Thursday, July 16, 2009


Poison, by Chris Wooding, is another one of the YA books we took on our trip to France and traded around. I had a glut of YA reviews there for a while, so I saved this one, partly because it was among the best of the lot, and also because Eleanor and I had read it before and she liked it enough to buy the paperback, while I only vaguely remembered it when I started re-reading on the way home, and had to finish it again once we got here, at which time I had two million other things to do.

Things are settled down now in our household; we've seen the Harry Potter movie (and liked it) and we actually have an unscheduled weekend coming up. We were going to go to a baseball game, but since the Columbus Clippers have a new baseball field downtown at Huntington Park we couldn't get tickets that weren't (literally) way out in left field when we started looking for some a few weeks ago. After years of sitting far from the field at Baltimore Orioles games, we liked the old Clippers field south of town, where you could sit close, catch foul balls, and call for tickets the week before.

So why didn't I remember reading Poison before? I think because it's almost like two books. The first is a traditional kind of fairy story, enlivened by the feistiness of the main character, who grows up in a swamp (this makes me want to burst into song every time I think of it: "I COME FROM THE LAND OF THE FOGGY, FOGGY DEW-EW-EW-EW-EW...WHERE WALKIN' THROUGH THE MEADOW IN THE MORNING IS LIKE WALKIN' THROUGH GLUE..."). The main character names herself "Poison" in a fit of adolescent bravado and in reaction to something her stepmother said, and then she goes off on a quest to find her baby sister, who was taken by the "phairies." Along the way she is tested and has adventures and succeeds in obtaining the object the Phairie Lord promises to exchange for her sister. He's an old-style dangerous fairy, with a face that "had all the beauty of the phaerie folk, but his eyes were hard and cruel and arrogant." When Poison completes the task he sets her, I'd say that's the end of the first book.

The second book is an integral part of the first, but it's the part I'd forgotten about when I began re-reading. It has to do with the fact that Poison names herself, and that she is telling her own story. It's less predictable, and more interesting. It's about the nature of fiction itself, and how we can know "the dancer from the dance." It was a fun part of the book for me to re-discover, so I don't want to give away the secrets and spoil any of the pleasure for you.

I know that much of Eleanor's pleasure in this book is the self-reflexiveness of the prose, as in this passage:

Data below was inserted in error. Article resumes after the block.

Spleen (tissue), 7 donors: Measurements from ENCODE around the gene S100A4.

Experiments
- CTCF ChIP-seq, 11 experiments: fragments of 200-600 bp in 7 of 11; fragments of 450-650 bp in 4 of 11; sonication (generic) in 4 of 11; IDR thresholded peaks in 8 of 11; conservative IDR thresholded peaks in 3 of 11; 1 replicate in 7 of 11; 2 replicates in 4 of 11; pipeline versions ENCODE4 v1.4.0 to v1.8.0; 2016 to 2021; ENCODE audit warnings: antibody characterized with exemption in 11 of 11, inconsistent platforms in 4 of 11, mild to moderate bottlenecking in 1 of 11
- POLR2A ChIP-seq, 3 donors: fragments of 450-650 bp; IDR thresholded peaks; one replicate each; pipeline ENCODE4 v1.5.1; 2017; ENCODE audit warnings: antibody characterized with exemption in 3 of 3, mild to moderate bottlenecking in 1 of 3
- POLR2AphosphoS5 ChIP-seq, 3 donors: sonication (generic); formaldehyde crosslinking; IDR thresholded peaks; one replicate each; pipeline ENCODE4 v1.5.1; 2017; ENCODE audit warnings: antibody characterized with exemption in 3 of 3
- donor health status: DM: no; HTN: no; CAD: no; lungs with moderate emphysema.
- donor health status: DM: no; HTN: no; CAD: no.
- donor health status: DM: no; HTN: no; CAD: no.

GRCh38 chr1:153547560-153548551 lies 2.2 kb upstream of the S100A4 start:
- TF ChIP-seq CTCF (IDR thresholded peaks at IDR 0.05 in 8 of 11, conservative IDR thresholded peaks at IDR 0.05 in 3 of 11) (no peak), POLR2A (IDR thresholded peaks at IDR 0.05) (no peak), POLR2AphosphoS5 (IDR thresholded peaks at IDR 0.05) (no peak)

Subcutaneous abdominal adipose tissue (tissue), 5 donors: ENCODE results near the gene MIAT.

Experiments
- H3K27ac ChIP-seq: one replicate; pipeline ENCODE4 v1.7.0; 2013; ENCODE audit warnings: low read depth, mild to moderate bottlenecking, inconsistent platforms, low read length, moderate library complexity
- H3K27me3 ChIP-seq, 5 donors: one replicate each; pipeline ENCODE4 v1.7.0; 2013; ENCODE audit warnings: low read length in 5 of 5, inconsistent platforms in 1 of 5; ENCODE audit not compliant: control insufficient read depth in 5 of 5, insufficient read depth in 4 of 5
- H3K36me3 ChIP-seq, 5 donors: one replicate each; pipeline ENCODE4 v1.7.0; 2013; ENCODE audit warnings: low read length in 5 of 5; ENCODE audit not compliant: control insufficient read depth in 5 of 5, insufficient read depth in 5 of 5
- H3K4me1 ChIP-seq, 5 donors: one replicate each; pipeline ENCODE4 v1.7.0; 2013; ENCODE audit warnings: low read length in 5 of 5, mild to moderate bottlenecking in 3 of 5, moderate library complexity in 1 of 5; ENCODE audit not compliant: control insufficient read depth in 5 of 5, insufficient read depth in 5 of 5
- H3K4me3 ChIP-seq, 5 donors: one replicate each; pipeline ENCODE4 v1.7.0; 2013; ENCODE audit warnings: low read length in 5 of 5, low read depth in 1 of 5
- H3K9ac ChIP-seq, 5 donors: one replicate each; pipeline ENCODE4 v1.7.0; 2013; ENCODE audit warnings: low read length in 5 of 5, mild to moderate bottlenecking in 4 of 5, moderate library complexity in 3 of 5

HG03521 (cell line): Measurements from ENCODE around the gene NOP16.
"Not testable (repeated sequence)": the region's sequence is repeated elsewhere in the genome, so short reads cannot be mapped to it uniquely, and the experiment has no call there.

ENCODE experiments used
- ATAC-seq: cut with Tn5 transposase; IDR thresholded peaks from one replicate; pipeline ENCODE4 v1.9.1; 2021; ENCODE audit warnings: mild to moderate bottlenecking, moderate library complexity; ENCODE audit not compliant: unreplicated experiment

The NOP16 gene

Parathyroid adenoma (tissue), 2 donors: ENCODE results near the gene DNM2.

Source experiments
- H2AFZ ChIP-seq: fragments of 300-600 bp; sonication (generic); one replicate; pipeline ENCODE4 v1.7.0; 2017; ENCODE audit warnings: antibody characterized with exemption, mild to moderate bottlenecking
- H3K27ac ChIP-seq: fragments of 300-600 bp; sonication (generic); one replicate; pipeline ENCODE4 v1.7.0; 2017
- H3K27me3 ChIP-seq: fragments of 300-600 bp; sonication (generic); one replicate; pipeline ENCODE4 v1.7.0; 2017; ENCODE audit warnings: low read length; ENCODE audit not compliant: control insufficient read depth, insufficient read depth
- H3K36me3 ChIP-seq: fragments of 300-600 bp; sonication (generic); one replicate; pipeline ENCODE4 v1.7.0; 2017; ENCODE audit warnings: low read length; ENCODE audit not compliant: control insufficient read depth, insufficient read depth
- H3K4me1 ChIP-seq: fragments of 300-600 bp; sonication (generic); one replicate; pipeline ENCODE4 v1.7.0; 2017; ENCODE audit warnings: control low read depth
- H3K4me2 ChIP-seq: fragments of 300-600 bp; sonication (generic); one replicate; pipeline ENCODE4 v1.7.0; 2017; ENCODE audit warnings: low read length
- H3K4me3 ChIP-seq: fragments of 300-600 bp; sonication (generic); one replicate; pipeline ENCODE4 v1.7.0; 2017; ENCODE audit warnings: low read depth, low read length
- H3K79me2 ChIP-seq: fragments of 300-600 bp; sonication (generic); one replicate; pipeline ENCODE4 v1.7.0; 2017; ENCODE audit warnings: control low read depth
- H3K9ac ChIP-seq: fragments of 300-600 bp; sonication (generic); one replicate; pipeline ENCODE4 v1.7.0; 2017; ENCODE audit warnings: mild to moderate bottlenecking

"She was tempted to remark that this place didn't seem so bad, but she knew well enough that the moment she did so, something horrible would happen to them. How was it that life, like a story, had such a sense of comic timing?"
I know this because, in our travels, I said something that was meant to be reassuring to her about how we were finding our way through the Paris Metro system and part of it came out "relax, now that we've done this, what can happen?" She blanched, and pointed out that in fiction, saying something like that is inviting immediate disaster.

But, in fact, there was no disaster, we made it to all our destinations by train, and if we have any wild adventures now that we're home, I think I can say that it's not fair to attribute them to my admittedly horror-movie-style question! Have you ever asked a question like that? If so, did life imitate fiction??


FreshHell said...

I try to avoid even thinking things like this because I'm a big believer in the jinx. I refuse to mention how long my children have gone since a major illness (oops) or I'll catch myself thinking that my car hasn't broken lately. And then I spend $1,000 getting it fixed the next week. Sounds like a good book. What age range do you think its appropriate for?

Alison said...

FYI about the new ballpark. Section 1, which looks to be way out in right field, is actually a really nice place to watch a game. Prime foul ball territory, a good view of first base, and close to the barbecue concession.

Jeanne said...

FreshHell, I'm not a big believer in age ranges because they've never applied to me, my kids, or anyone I know. I think if you're old enough to read it, you should feel welcome. Having said that, there's nothing in Poison that would be distressing in terms of violence or sex. Arachnaphobia maybe, but I got through the section with spiders okay so probably anyone past kindergarten age can!

Jeanne said...

Alison, we'll keep that in mind for next year, I guess. There was nothing in section one on the weekends we're free this summer.

FreshHell said...

Thanks. I asked because I have an 8 yr old reading on a 6th grade level and I'm looking for challenging but appropriate books for her constantly. I was curious what range it was pegged for.

Bart's Bookshelf said...

Hi there. Great review!

Just dropping by as the host of the Aug 2nd edition of the Book Reviews Blog Carnival, to let you know I've added you to the post.

Thanks for submitting your review. :o)